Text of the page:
What's Wrong With E-Verify?

Document Date: June 20, 2008

Forces citizens and legal residents to get permission slip to work Expanding E-Verify would require every employer in the United States to verify the eligibility to work of every current and prospective employee using a flawed system that is riddled with errors. This will guarantee that millions of Americans will be barred from working.

Creates a “No Work List” ensuring millions of U.S. citizens will be denied jobs In a time of economic uncertainty, the last thing we need is for Congress to pass legislation that will make it more difficult for Americans to work.

Pending legislative proposals lack meaningful due process protections Workers injured by data errors will need a means of quickly and permanently resolving data errors so they do not become presumptively unemployable. All pending legislative proposals lack sufficient due process provisions to aid workers who are wrongly denied the right to start their next job.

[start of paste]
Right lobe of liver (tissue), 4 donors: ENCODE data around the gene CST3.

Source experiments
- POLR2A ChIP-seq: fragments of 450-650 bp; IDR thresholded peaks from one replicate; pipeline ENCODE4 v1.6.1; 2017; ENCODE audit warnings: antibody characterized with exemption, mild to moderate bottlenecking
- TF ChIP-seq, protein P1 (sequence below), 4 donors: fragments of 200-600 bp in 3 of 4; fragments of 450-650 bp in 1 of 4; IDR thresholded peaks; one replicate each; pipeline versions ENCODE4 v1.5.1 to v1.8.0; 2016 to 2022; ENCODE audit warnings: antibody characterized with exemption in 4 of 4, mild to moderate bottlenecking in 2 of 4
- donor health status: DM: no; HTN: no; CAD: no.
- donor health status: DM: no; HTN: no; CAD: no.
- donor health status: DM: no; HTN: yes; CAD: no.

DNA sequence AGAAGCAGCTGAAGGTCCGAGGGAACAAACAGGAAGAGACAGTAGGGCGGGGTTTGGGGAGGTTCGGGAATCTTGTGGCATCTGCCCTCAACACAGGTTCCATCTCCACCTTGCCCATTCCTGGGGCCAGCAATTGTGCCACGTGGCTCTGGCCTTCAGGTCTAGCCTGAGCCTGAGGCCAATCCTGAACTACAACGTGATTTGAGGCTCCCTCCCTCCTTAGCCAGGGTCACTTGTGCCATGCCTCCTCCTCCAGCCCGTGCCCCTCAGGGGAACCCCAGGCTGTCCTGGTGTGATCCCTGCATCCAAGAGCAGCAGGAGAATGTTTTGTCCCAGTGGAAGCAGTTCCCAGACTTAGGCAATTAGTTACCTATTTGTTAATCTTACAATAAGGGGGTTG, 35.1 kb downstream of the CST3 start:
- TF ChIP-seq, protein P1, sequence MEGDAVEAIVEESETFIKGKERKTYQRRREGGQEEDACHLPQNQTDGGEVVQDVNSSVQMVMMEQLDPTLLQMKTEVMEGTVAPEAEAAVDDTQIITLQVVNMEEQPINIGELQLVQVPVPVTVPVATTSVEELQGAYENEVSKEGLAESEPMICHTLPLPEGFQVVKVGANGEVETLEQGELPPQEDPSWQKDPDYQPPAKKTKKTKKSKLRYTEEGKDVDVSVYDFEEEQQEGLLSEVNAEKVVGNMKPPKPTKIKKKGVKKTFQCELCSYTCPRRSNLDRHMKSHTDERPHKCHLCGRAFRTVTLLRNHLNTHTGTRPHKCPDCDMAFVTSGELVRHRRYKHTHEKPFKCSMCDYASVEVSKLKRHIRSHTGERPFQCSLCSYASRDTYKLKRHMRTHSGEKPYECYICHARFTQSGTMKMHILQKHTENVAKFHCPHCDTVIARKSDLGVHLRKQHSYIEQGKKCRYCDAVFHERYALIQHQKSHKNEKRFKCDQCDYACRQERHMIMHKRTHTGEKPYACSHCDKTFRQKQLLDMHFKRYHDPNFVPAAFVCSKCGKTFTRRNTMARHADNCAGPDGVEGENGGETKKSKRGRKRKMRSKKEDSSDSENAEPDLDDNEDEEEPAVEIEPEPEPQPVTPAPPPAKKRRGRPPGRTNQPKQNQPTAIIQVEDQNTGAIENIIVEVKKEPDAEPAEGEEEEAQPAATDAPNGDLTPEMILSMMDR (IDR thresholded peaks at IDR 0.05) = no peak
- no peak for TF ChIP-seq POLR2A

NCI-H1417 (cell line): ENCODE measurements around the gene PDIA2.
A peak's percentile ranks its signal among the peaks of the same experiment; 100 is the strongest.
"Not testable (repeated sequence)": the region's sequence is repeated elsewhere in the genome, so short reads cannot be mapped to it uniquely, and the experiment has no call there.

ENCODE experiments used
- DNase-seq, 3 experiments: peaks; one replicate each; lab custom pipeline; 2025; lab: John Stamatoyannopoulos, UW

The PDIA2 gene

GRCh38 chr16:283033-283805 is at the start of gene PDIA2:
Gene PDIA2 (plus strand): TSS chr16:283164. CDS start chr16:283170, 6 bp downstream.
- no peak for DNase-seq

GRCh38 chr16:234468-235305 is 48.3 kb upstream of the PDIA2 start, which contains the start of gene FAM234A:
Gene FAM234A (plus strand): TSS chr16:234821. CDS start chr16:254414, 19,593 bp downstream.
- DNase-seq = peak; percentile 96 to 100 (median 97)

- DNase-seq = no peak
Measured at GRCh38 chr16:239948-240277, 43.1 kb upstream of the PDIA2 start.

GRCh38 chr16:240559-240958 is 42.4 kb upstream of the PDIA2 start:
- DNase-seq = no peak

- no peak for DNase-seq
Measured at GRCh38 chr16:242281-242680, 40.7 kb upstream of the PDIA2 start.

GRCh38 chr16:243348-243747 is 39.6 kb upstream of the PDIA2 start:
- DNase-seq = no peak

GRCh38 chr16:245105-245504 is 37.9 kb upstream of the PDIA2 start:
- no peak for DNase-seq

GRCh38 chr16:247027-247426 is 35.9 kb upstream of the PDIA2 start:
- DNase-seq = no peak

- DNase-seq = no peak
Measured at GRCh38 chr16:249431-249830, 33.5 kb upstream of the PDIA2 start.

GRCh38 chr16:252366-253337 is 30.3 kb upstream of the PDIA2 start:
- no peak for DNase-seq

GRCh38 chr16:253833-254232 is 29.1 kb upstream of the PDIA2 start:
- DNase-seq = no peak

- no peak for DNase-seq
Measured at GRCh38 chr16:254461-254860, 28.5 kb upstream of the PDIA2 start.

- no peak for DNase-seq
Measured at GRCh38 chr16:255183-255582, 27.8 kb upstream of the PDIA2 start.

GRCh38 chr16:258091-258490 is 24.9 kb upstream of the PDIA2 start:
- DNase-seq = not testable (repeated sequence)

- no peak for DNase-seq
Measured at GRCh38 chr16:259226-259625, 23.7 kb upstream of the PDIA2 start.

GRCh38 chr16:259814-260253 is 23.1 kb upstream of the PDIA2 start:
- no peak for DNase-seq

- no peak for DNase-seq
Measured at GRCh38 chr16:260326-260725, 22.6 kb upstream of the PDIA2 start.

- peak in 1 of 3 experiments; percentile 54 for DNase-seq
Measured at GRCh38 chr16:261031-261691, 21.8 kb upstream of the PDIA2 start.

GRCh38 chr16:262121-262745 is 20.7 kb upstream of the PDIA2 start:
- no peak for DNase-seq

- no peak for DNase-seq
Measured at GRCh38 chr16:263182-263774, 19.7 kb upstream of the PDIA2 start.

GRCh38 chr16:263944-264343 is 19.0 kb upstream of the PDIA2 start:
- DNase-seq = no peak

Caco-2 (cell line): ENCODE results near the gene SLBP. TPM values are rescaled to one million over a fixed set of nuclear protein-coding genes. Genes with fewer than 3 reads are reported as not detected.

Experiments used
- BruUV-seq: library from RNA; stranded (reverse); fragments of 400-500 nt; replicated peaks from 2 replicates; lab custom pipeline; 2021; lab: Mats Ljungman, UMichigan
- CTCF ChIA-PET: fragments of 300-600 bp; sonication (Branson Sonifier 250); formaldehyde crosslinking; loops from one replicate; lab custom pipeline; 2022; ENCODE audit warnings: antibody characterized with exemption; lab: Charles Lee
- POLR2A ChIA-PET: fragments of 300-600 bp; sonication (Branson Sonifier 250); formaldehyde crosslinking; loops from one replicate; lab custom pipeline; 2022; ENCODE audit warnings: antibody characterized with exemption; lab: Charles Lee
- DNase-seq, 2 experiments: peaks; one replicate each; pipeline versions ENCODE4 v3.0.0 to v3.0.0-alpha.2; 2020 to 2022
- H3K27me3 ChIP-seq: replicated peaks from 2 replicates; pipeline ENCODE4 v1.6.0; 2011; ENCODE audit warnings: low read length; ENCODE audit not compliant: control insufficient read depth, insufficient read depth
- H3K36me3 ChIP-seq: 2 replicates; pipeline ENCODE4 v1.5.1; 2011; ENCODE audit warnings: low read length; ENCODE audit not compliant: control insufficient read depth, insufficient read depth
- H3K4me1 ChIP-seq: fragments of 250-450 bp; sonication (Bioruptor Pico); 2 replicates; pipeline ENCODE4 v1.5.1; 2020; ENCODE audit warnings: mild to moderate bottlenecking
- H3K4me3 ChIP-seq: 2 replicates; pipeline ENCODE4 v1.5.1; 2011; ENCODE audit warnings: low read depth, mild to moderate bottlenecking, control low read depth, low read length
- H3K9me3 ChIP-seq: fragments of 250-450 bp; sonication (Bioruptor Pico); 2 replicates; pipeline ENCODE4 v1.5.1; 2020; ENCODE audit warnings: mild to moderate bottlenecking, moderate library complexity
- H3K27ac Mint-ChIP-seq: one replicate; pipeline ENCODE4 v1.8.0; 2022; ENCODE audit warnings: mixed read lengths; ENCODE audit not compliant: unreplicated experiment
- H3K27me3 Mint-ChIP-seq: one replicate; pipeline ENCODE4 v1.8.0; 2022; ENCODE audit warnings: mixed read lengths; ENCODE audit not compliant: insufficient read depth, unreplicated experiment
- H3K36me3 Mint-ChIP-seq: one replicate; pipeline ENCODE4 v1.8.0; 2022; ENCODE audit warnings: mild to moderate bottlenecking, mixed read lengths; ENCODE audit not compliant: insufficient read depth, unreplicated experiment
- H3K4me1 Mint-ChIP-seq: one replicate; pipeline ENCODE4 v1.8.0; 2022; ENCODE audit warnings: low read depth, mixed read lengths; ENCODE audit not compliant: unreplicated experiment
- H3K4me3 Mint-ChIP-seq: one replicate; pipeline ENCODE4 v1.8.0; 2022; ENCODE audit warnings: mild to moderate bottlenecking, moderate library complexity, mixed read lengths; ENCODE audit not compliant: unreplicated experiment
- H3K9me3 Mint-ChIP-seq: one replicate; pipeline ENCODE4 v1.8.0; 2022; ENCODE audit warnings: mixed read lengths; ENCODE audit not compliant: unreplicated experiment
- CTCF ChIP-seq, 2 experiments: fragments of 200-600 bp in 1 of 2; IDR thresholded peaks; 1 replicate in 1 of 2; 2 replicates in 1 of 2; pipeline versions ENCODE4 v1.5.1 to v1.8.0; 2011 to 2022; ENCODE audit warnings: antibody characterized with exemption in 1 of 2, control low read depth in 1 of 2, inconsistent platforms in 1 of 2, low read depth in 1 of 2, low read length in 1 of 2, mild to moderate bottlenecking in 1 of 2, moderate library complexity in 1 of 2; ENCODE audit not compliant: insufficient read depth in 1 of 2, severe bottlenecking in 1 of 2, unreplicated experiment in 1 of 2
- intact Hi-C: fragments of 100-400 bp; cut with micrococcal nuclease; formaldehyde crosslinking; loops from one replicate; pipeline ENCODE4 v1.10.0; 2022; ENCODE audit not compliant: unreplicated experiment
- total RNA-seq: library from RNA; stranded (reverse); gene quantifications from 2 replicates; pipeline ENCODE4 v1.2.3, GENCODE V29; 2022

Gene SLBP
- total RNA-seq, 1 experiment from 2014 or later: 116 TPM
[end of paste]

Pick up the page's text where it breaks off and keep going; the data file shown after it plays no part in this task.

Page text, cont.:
Congress should block any legislation unless it mandates that:

1.) the systems and databases used to collect and disseminate information about those attempting to work be publicly disclosed so workers and employers are aware of them

2.) information collected by both government agencies and employers that is gathered for one purpose shall not be used for another purpose without individuals’ consent

3.) workers can access information held about them in a timely fashion and without petitioning the government for access

4.) workers may correct, amend, improve or clarify information held about them by both government and employers

5.) information about employees be kept relevant, accurate and up to date

6.) information is protected against unauthorized losses such as data breaches or identity theft.

Relies on error-ridden government databases Congress needs to make sure the government’s databases are cleaned up before imposing any verification programs . SSA itself reports that approximately 17.8 million of its files contain incorrect data, 12.7 of which concern U.S. citizens.

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